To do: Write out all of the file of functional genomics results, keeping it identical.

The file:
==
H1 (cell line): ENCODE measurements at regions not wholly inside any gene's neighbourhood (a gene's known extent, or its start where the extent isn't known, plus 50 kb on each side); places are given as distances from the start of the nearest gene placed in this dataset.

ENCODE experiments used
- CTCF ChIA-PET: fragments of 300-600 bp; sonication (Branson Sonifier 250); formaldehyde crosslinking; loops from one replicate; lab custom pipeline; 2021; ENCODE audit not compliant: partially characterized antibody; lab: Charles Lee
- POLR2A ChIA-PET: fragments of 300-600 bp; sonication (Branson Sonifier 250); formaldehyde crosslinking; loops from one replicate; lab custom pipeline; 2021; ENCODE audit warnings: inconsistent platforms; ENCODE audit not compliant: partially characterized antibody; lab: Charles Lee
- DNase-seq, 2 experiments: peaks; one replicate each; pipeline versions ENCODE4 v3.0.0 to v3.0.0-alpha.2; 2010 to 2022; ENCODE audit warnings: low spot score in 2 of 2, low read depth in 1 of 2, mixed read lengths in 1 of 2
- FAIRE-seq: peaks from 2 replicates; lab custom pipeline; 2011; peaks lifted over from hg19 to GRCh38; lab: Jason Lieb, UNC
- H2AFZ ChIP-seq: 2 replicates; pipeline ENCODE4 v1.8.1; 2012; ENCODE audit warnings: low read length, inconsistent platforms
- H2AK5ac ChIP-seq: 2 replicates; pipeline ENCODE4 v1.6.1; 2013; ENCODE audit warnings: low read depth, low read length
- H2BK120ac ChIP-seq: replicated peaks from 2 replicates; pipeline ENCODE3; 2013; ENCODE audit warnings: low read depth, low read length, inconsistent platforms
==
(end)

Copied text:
H1 (cell line): ENCODE measurements at regions not wholly inside any gene's neighbourhood (a gene's known extent, or its start where the extent isn't known, plus 50 kb on each side); places are given as distances from the start of the nearest gene placed in this dataset.

ENCODE experiments used
- CTCF ChIA-PET: fragments of 300-600 bp; sonication (Branson Sonifier 250); formaldehyde crosslinking; loops from one replicate; lab custom pipeline; 2021; ENCODE audit not compliant: partially characterized antibody; lab: Charles Lee
- POLR2A ChIA-PET: fragments of 300-600 bp; sonication (Branson Sonifier 250); formaldehyde crosslinking; loops from one replicate; lab custom pipeline; 2021; ENCODE audit warnings: inconsistent platforms; ENCODE audit not compliant: partially characterized antibody; lab: Charles Lee
- DNase-seq, 2 experiments: peaks; one replicate each; pipeline versions ENCODE4 v3.0.0 to v3.0.0-alpha.2; 2010 to 2022; ENCODE audit warnings: low spot score in 2 of 2, low read depth in 1 of 2, mixed read lengths in 1 of 2
- FAIRE-seq: peaks from 2 replicates; lab custom pipeline; 2011; peaks lifted over from hg19 to GRCh38; lab: Jason Lieb, UNC
- H2AFZ ChIP-seq: 2 replicates; pipeline ENCODE4 v1.8.1; 2012; ENCODE audit warnings: low read length, inconsistent platforms
- H2AK5ac ChIP-seq: 2 replicates; pipeline ENCODE4 v1.6.1; 2013; ENCODE audit warnings: low read depth, low read length
- H2BK120ac ChIP-seq: replicated peaks from 2 replicates; pipeline ENCODE3; 2013; ENCODE audit warnings: low read depth, low read length, inconsistent platforms